Ed note: Pick up Wolfram’s new book today, “A Capitalist Manifesto: Understanding the Market Economy and Defending Liberty.”
President Obama, in his State of the Union Address, called for increasing the minimum wage to $9 per hour because “a family with two kids that earns the minimum wage still lives below the poverty line. That’s wrong.” There are a number of problems with the president’s suggestion, both economically and philosophically.
Is it really wrong that a person who works full-time at minimum wage earns almost $15,000 per year? The president might think so for his own personal reasons, but is it wrong from some well-founded philosophical sense? Should the federal government make it against the law for you to sell your labor at anything less than $9 per hour because President Obama thinks it is wrong?
Why should it be the role of government to set the price of labor and not the price of capital? Or land? If we accept that the federal government should set a minimum wage, why not a maximum wage as well? Tiger Woods earned over $58 million last year. Is that wrong? If the president thinks so then should we have a maximum wage? And what should that maximum be?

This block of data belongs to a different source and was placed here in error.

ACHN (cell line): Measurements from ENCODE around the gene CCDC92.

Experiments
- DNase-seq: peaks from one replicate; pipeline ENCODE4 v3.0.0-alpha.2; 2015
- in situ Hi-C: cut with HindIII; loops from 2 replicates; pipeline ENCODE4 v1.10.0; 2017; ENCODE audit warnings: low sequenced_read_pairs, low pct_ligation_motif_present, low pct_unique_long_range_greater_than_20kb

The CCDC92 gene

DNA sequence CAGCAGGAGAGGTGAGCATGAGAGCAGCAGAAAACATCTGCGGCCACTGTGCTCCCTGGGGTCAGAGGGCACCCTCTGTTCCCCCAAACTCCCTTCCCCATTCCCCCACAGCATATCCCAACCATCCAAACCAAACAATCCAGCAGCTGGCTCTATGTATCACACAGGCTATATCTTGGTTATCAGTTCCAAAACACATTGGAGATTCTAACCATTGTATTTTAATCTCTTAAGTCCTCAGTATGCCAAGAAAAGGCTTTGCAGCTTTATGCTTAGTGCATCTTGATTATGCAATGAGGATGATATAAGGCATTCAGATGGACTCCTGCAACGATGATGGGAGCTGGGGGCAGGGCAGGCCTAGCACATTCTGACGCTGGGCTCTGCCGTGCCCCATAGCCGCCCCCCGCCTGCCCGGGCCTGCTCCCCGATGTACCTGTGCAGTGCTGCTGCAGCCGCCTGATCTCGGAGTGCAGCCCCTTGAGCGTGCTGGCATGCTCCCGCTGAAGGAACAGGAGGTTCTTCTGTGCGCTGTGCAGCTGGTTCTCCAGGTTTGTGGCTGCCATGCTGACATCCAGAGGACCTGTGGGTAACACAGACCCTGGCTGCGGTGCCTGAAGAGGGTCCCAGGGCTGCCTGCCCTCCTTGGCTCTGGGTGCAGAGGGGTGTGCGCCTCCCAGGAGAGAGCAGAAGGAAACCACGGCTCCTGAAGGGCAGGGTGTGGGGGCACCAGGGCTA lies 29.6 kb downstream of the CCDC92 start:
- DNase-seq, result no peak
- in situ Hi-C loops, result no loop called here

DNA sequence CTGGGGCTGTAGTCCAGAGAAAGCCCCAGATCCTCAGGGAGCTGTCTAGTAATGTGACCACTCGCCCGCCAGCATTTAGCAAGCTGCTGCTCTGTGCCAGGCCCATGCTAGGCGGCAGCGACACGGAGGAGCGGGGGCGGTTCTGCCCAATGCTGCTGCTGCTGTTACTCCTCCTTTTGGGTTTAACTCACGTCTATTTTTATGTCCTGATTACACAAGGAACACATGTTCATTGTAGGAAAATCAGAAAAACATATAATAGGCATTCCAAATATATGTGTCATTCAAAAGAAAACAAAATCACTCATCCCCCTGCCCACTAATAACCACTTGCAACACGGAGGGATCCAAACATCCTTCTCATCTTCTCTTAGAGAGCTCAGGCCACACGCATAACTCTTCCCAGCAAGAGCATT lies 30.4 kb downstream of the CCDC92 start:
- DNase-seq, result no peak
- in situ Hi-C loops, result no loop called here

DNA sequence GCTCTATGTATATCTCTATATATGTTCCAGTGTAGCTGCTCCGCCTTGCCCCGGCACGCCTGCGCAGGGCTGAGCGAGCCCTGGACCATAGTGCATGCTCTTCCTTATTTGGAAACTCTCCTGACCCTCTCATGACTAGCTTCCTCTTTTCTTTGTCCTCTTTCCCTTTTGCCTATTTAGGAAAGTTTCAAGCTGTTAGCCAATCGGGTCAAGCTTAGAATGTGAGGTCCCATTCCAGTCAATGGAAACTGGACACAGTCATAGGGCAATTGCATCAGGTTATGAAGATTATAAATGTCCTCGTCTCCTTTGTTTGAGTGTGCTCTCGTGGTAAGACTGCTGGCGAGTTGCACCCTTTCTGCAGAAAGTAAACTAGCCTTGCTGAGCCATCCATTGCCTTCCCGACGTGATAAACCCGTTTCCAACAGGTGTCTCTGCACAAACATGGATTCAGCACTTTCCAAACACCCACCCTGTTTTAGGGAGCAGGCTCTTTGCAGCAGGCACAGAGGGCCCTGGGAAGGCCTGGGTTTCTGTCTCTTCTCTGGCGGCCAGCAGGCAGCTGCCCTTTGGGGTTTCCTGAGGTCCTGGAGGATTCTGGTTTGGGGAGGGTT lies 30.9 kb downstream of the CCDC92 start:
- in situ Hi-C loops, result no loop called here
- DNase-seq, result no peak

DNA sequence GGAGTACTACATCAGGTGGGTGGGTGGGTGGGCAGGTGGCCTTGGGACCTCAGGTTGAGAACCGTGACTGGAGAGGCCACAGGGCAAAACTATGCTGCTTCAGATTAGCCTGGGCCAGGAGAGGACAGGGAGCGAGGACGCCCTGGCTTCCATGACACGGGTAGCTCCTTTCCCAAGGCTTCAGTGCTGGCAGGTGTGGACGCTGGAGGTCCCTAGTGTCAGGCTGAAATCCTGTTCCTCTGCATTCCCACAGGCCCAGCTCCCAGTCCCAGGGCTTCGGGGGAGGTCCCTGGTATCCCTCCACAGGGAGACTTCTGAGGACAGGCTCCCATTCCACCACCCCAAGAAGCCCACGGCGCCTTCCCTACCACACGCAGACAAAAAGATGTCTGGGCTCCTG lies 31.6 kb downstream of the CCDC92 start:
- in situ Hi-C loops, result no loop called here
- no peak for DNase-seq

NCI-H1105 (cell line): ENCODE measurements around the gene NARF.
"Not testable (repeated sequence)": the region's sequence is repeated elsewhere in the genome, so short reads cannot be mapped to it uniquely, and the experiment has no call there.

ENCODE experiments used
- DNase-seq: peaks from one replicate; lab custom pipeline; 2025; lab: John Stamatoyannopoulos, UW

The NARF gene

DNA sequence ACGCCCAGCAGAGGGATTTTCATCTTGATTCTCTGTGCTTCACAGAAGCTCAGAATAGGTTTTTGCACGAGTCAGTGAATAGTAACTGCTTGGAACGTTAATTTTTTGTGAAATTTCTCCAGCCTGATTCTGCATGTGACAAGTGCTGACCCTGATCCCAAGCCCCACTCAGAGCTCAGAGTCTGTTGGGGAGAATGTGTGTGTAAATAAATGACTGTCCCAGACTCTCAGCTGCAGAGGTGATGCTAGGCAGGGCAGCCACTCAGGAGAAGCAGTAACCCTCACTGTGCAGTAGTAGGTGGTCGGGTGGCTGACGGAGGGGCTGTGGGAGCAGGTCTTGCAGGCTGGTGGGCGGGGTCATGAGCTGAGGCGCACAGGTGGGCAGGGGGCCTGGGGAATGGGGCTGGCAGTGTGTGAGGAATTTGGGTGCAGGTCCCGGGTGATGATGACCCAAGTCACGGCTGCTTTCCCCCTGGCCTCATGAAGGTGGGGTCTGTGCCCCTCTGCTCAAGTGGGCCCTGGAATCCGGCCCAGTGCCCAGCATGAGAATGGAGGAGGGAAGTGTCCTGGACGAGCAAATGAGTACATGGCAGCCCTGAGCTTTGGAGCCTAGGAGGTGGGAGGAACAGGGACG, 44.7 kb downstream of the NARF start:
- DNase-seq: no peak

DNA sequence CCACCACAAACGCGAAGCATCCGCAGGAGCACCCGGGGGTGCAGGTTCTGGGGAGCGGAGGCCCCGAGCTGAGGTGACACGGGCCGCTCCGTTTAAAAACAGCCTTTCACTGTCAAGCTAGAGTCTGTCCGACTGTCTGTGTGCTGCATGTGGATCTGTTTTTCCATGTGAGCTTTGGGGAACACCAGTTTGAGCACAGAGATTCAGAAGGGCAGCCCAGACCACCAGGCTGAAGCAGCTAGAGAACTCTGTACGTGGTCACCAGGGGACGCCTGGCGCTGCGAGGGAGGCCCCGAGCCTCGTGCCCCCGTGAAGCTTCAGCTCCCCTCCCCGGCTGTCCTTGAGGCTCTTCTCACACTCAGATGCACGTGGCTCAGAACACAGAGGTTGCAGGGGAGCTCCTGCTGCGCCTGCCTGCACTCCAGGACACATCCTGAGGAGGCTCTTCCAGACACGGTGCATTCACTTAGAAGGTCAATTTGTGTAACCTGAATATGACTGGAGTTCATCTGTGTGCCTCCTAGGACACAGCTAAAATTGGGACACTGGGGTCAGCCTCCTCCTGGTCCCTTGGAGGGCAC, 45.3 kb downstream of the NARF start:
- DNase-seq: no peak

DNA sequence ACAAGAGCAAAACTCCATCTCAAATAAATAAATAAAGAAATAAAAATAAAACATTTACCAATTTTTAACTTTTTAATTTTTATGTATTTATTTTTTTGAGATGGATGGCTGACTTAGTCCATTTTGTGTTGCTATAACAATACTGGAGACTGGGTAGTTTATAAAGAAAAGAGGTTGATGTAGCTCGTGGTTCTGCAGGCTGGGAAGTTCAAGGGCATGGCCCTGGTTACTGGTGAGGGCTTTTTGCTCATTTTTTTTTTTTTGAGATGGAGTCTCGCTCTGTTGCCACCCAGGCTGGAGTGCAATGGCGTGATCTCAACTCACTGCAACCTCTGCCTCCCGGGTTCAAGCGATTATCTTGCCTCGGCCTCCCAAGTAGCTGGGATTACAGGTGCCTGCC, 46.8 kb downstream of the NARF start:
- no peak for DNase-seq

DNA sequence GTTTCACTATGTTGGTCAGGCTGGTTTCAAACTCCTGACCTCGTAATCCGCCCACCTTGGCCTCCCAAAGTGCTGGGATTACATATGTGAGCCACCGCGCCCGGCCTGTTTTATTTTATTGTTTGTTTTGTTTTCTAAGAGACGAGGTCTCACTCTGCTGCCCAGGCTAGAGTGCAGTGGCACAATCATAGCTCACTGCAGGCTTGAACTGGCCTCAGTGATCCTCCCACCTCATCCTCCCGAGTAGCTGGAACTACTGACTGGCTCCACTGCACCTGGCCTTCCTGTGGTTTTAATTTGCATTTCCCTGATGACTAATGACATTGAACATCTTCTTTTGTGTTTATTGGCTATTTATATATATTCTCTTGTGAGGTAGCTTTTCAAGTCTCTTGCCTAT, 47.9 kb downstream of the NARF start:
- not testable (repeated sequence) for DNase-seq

While we are at it, why should the minimum wage be $9? If we are going to make a minimum wage that “would raise the incomes of millions of working families” why stop at $9? Let’s make the minimum wage $300 per hour.
We could eliminate Social Security and Medicare, since we would all be making more than enough to save for our own retirement and health care. After all, isn’t it wrong that a family with two kids that has a full time worker cannot afford to send all their kids to college? And pay for private pre-school? Drive a decent car? And take a vacation every now and then?
A minimum wage of $300 per hour would solve a number of problems.
Of course we will not pass a $300 per hour minimum wage because lots of us would lose our jobs. If you are an employer you can’t pay your labor $9 per hour unless you add at least $9 per hour to your bottom line. Companies that pay labor more than what labor brings in do not stay in business.
Not everyone will lose their job – just those who cannot make $9 an hour worth of product. And who will those be? The unskilled, the young, the less-educated. And where will they go? In to the government welfare system or the underground economy.
How many families are really in the situation the president talks about? We know that only 2 percent of married workers earn minimum wage and many of those are the second earner in the family. Rather than take away entry level jobs from black teenagers (who face a nearly 40 percent unemployment rate) to raise the wages of a tiny fraction of the population, the president should deal with the 12.3 million unemployed and the 8 million who are working part-time but would like to be full-time.